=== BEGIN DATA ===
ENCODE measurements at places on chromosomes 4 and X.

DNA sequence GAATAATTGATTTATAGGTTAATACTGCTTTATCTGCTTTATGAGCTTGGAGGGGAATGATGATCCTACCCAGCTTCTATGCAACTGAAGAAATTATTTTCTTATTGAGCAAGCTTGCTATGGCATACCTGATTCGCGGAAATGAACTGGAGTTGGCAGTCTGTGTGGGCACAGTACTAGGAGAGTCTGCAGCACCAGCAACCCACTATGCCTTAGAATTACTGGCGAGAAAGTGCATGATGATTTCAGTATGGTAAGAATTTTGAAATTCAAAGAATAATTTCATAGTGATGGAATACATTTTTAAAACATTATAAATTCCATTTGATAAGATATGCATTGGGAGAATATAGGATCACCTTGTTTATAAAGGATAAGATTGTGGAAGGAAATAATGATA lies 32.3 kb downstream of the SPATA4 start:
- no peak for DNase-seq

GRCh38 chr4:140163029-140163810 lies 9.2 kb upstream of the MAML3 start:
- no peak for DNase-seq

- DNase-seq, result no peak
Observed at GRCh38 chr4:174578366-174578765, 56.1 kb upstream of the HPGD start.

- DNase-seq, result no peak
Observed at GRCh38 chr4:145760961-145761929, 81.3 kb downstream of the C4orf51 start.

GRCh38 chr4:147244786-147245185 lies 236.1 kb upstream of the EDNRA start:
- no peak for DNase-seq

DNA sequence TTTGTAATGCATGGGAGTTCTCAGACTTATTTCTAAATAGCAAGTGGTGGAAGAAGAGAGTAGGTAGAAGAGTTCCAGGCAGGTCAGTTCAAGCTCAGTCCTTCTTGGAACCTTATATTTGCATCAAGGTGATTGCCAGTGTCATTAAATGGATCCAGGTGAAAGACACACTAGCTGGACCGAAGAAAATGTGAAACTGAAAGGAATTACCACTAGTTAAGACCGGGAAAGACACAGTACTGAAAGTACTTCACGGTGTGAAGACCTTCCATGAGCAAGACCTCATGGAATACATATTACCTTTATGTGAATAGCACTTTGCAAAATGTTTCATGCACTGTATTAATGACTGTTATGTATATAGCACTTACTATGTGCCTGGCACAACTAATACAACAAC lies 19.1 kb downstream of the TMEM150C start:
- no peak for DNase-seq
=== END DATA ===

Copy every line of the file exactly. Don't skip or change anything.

ENCODE measurements at places on chromosomes 4 and X.

DNA sequence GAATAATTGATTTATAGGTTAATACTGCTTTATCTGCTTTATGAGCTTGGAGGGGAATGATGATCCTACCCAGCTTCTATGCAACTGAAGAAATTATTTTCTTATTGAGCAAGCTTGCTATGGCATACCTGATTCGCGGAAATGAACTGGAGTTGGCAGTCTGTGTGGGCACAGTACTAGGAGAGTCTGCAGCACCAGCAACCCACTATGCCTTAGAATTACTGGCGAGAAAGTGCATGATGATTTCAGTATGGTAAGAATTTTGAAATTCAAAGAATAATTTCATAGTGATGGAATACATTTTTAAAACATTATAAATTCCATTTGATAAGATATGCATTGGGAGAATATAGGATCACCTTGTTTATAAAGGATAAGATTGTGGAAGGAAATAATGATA lies 32.3 kb downstream of the SPATA4 start:
- no peak for DNase-seq

GRCh38 chr4:140163029-140163810 lies 9.2 kb upstream of the MAML3 start:
- no peak for DNase-seq

- DNase-seq, result no peak
Observed at GRCh38 chr4:174578366-174578765, 56.1 kb upstream of the HPGD start.

- DNase-seq, result no peak
Observed at GRCh38 chr4:145760961-145761929, 81.3 kb downstream of the C4orf51 start.

GRCh38 chr4:147244786-147245185 lies 236.1 kb upstream of the EDNRA start:
- no peak for DNase-seq

DNA sequence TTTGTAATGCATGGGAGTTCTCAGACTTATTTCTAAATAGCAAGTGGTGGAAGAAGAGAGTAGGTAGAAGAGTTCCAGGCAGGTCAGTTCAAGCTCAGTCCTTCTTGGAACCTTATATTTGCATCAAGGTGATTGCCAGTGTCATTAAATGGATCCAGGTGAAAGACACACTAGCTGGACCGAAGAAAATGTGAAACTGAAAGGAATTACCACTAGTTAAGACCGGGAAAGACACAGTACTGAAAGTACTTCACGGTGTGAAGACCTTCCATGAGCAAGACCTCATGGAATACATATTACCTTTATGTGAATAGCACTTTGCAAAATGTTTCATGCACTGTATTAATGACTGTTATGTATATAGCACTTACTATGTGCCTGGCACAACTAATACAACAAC lies 19.1 kb downstream of the TMEM150C start:
- no peak for DNase-seq